By chance, I had to make a minor adjustment in my schedule of rotations, and it was requested for me to have my emergency medicine (EM) elective rotation in October instead of February. I was agreeable to this change, and so October rolled around and I started my five-week rotation in the emergency department. I selected EM as an elective because I thought that it would be a pretty decent experience, even though I was informed that not many residents pick EM as an elective because of the blood and guts, fast pace, and somewhat high-stress environment of the emergency department (ED). I was ready for a challenge, and I figured that even if I did not like it, I knew that it would come to an end in five weeks’ time. And so I began and spent the first week of my rotation with our evening shift EM pharmacist.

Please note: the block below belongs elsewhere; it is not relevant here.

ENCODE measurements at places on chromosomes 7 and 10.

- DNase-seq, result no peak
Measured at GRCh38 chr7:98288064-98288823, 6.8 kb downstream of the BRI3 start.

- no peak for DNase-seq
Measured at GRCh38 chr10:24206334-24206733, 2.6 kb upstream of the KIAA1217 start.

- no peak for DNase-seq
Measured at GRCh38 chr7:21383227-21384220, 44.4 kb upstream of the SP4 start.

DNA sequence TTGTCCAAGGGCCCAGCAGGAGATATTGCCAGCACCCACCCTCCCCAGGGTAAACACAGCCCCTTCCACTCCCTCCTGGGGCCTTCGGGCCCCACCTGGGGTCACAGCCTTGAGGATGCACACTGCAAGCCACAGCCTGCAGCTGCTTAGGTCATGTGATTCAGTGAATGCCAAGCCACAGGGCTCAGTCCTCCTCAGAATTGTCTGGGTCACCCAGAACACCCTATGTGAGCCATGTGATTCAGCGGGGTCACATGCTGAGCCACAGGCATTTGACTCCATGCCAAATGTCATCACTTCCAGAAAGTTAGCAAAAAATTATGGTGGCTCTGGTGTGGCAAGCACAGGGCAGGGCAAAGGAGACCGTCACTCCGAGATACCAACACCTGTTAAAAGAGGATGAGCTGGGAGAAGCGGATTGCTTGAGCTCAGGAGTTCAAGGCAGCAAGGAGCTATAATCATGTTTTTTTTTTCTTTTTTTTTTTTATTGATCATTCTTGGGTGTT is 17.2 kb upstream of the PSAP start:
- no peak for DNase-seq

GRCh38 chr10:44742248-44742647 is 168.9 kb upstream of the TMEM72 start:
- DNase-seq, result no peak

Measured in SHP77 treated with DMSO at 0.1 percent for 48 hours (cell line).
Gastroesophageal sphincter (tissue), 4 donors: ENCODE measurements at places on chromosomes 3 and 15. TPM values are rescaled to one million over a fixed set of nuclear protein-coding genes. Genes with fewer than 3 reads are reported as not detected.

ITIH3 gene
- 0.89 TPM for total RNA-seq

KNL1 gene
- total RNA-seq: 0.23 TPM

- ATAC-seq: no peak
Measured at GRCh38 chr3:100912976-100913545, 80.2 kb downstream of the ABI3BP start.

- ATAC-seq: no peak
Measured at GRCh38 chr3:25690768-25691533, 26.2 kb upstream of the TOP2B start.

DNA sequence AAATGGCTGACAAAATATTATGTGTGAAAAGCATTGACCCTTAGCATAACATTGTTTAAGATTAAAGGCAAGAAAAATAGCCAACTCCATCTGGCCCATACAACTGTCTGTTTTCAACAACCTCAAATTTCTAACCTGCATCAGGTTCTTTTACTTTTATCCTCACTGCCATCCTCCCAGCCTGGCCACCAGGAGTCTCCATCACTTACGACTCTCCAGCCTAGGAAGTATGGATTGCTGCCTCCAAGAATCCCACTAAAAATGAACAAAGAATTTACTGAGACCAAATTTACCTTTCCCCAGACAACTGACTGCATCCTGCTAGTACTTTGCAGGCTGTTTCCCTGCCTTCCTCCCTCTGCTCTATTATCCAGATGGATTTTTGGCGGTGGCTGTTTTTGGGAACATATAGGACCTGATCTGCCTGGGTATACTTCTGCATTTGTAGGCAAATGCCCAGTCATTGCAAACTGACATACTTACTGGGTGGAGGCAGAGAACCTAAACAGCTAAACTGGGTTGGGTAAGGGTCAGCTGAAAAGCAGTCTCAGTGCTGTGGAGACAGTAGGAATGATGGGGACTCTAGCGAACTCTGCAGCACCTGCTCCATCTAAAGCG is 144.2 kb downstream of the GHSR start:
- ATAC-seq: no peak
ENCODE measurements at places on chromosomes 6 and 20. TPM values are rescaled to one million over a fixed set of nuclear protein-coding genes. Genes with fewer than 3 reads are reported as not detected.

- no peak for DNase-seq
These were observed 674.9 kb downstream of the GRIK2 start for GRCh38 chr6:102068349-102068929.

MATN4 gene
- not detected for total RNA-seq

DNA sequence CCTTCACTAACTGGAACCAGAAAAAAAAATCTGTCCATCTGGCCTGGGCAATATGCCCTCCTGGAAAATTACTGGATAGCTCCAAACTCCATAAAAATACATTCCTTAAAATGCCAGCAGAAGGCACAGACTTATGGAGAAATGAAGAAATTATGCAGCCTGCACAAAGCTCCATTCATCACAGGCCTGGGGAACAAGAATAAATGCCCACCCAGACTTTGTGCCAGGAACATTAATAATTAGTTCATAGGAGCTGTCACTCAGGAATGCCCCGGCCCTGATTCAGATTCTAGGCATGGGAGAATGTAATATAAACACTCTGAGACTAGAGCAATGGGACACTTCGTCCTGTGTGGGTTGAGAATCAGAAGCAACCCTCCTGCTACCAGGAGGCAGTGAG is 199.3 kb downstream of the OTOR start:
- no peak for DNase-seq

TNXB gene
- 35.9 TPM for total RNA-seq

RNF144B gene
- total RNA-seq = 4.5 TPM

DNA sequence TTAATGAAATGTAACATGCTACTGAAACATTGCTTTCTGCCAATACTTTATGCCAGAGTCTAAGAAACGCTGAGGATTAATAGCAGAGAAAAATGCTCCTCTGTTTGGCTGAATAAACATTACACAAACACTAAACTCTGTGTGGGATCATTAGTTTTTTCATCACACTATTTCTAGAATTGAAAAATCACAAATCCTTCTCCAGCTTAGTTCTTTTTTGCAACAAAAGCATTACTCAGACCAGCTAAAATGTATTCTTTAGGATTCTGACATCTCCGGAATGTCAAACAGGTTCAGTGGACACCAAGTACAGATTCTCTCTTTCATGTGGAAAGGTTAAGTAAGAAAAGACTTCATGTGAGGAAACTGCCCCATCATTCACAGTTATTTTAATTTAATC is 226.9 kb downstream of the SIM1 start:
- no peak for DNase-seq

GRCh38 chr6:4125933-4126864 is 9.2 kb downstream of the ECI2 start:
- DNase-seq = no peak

And I soon realized that I was wrong…very wrong. About my career plans, that is. 

What happened? I fell hard in love with the ED. 

For me, EM encompassed everything that I was interested in learning more about, from critical care to ambulatory care to infectious diseases to everything else in between, and applying that knowledge directly to the acute care of patients. I was able to appreciate the contributions that I could make as a pharmacist in the emergency department, and I felt that my work was valued. 

Simply put, I saw my work come to life. Anyone who practices in the ED knows what I mean and can definitely corroborate this statement. 

Even though EM was previously nowhere on my radar, I knew that by the third week of the rotation, I was going to have to change gears and pursue a career as an EM pharmacist. However, a five-week rotation in the ED was not enough, and I applied for and later accepted the position for the PGY-2 specialty residency in EM at the same institution.